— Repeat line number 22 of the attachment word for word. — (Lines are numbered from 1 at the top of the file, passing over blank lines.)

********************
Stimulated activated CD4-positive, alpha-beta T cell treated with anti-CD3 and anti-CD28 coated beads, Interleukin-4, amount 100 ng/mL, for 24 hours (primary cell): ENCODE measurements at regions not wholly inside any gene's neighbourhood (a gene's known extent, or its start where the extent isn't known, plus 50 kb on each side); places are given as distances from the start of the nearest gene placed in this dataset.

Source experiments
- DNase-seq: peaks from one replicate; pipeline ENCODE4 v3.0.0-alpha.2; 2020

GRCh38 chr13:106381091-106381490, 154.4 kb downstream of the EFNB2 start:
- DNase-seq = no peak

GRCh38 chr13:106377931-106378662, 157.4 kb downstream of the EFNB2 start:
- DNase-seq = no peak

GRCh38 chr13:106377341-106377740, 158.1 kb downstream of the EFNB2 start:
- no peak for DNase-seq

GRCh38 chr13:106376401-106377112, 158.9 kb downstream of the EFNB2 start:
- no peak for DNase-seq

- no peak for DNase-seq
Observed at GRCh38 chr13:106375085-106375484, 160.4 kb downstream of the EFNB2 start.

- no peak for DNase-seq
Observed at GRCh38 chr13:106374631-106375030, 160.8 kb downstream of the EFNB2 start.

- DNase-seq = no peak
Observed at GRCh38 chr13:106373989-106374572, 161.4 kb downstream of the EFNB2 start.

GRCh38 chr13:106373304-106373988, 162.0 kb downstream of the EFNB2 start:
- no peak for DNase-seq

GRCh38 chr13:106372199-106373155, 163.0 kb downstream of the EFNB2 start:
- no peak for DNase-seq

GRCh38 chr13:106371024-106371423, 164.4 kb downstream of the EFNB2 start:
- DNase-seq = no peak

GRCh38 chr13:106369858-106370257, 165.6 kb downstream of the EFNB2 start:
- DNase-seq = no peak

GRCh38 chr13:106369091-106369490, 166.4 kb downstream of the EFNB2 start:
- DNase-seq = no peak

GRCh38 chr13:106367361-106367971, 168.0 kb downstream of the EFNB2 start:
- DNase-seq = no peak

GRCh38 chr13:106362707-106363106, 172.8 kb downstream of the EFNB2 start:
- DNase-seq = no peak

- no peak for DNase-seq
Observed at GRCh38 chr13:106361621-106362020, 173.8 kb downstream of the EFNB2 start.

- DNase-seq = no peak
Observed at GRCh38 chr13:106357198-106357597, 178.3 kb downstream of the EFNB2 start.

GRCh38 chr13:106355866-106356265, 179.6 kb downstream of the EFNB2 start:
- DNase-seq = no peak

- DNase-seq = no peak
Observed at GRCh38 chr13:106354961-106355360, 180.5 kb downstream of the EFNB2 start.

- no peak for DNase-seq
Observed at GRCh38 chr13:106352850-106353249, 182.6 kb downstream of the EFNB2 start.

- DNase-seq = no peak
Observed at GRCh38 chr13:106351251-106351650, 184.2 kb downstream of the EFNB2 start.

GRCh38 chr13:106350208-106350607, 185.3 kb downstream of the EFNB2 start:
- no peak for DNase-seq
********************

GRCh38 chr13:106371024-106371423, 164.4 kb downstream of the EFNB2 start: